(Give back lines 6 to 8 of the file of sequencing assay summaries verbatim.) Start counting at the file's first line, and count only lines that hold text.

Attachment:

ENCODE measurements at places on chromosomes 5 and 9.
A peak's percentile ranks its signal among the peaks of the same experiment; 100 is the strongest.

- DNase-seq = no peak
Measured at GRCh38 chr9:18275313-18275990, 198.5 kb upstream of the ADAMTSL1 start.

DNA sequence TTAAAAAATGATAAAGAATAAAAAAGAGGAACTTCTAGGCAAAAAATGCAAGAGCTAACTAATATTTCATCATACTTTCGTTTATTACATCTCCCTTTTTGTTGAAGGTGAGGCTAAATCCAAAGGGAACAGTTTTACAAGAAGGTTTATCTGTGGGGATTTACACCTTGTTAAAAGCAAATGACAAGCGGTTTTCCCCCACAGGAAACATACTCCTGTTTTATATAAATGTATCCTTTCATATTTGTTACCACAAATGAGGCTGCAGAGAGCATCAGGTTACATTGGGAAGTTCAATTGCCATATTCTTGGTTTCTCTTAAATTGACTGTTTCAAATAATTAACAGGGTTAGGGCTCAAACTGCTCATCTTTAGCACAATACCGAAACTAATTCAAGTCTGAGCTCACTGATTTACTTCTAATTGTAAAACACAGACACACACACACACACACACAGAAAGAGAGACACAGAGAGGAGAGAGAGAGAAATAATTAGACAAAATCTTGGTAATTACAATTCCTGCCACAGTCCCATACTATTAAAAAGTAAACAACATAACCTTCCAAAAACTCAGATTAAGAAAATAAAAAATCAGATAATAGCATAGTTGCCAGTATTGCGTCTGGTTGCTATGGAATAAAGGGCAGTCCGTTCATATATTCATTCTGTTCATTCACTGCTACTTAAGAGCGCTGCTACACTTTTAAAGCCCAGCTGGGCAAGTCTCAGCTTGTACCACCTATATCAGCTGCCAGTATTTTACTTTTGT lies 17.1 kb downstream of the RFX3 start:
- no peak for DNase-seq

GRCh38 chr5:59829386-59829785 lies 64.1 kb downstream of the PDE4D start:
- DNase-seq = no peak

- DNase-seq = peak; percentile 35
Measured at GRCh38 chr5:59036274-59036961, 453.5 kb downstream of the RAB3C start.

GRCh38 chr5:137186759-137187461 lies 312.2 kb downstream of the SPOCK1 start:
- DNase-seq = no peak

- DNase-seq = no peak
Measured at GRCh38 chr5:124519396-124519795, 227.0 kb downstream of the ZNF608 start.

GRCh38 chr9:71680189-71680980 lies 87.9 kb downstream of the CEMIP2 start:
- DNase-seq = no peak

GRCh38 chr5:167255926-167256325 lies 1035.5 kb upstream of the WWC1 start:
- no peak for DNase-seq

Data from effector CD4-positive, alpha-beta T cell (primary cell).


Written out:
- no peak for DNase-seq

GRCh38 chr5:59829386-59829785 lies 64.1 kb downstream of the PDE4D start:
- DNase-seq = no peak